FOB-Free on Board-(named port of shipment)
"Free on Board" means that the seller fulfils his obligation to deliver when the goods have passed over the ship's rail at the named port of shipment. This means that the buyer has to bear all costs and risks of loss of or damage to the goods from that point.
The FOB term requires the seller to clear the goods for export.
This term can only be used for sea or inland waterway transport. When the ship's rail serves no-practical purpose. such as in the case of roll-on/roll off or container traffic the FCA term is more appropriate to use.
FCA-Free Carrier-(named place)
"Free Carrier" means that the seller fulfils his obligation to deliver when he has handed over the goods, cleared for export, into the charge of the carrier named by the buyer at the named place or point. If no precise point is indicated by the buyer, the seller may choose within the place or range stipulated where the carrier shall take the goods into his charge. When, according to commercial practice, the seller's assistance is required in making the contract with the carrier (such as in rail or air transport) the seller may act at the buyer's risk and expense.
This term may be used for any mode of transport, including multimodal transport. "Carrier" means any person who, in a contract of carriage, undertakes to perform or to procure the performance of carriage by rail, road, sea, air, inland waterway or by a combination of such modes. If the buyer instructs the seller to deliver the cargo to a person, e.g. a freight forwarder who is not a 'carrier', the seller is deemed to have fulfiled his obligation to deliver the goods when they are in the custody of that person.
"Transport terminal" means a railway terminal, a freight station, a container terminal or yard, a multipurpose cargo terminal or any similar receiving point.
"Container" includes any equipment used to unitise cargo, e.g. all types of containers and/or flats, whether lSO accepted or not, trailers, swap bodies, ro-ro equipment, igloos, and applies to all modes of transport.
CIF-Cost, Insurance and Freight
"Cost, Insurance and Freight" means that the seller has the same obligations as under CFR but with the addition that he has to procure marine insurance against the buyer's risk of loss of or damage to the goods during the carriage. The seller contracts for insurance and pays the insurance premium.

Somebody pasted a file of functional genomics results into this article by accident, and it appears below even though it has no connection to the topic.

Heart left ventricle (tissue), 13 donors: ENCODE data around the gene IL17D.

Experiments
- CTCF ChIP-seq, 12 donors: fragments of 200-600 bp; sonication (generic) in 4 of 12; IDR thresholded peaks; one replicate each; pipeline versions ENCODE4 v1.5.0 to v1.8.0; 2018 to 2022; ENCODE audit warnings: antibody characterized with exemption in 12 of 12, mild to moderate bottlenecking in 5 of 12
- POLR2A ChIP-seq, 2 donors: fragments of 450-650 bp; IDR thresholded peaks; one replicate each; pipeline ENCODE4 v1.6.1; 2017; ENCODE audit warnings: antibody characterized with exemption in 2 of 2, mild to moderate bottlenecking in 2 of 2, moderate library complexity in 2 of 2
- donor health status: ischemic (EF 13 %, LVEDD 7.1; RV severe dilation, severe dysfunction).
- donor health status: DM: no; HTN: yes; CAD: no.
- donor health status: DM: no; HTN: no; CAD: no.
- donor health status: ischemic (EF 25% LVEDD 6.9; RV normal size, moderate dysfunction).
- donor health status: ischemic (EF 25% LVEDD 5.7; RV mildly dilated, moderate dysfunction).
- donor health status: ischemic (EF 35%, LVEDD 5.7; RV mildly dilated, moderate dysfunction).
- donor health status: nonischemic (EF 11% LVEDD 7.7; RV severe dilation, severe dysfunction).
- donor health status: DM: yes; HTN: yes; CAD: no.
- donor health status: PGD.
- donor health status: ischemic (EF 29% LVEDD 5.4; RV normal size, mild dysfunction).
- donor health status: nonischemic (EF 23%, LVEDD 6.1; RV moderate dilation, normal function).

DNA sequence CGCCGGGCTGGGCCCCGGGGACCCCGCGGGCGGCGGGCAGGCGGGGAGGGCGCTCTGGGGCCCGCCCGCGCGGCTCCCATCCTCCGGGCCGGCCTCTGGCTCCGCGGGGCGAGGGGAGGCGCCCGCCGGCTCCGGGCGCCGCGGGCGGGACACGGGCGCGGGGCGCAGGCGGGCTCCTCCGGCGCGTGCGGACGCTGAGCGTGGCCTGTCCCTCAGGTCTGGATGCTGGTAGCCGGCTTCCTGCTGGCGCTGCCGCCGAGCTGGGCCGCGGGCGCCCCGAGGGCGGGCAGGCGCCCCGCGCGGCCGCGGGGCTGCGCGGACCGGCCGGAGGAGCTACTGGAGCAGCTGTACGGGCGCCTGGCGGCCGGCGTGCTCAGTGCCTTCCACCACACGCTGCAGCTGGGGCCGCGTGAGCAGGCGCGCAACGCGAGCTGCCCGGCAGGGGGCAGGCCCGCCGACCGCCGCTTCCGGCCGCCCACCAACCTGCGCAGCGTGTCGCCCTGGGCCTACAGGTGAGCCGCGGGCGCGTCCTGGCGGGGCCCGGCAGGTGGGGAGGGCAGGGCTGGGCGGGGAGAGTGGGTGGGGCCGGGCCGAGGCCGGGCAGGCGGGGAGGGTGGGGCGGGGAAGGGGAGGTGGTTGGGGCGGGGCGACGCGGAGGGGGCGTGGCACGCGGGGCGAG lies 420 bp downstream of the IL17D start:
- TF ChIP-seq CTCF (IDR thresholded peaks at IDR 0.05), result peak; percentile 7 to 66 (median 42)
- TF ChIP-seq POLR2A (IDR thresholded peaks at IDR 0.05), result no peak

The buyer should note that under the CIF term the seller is only required to obtain insurance on minimum coverage.
The CIF term requires the seller to clear the goods for export.
This term can only be used for sea and inland waterway transport. When the ship's rail serves no practical purposes such as in the case of roll-on/roll-off or container traffic, the CIP term is more appropriate to use.
CFR-Cost and Freight
"Cost and Freight" means that the seller must pay the costs and freight necessary to bring the goods to the named port of destination but the risk of loss of or damage to the goods, as well as any additional costs due to events occurring after the time the goods have been delivered on board the vessel is transferred from the seller to the buyer when the goods pass the ship's rail in the port of shipment.
The CFR term requires the seller to clear the goods for export.
"Ex works" means that the seller fulfils his obligation to deliver when he has made the goods available at his premises (i.e. works, factory, warehouse, etc) to the buyer. In particular, he is not responsible for loading the goods on the vehicle provided by the buyer or for clearing the goods for export, unless otherwise agreed. The buyer bears all costs and risks involved in taking the goods from the seller's premises to the desired destination. This term thus represents the minimum obligation for the seller.
This term should not be used when the buyer cannot carry out directly or indirectly the export formalities. In such circumstances, the FCA term should be used.
DDU-Delivered Duty Unpaid
"Delivered duty unpaid" means that the seller fulfils his obligation to deliver when the goods have been made available at the named place in the country of importation. The seller has to bear the costs and risks involved in bringing the goods thereto (excluding duties, taxes and other official charges payable upon importation) as well as the costs and risks of carrying out customs formalities. The buyer has to pay any additional costs and to bear any risks caused by his failure to clear the goods for import in time.
If the parties wish the seller to carry out customs formalities and bear the costs and risks resulting therefrom, this has to be made clear by adding words to this effect.
If the parties wish to include in the seller's obligations some of the costs payable upon importation of the goods (such as value added tax(VAT)), this should be made clear by adding words to this effect: "Delivered duty unpaid, VAT paid, ... (named place of destination)".
This term may be used irrespective of the mode of transport.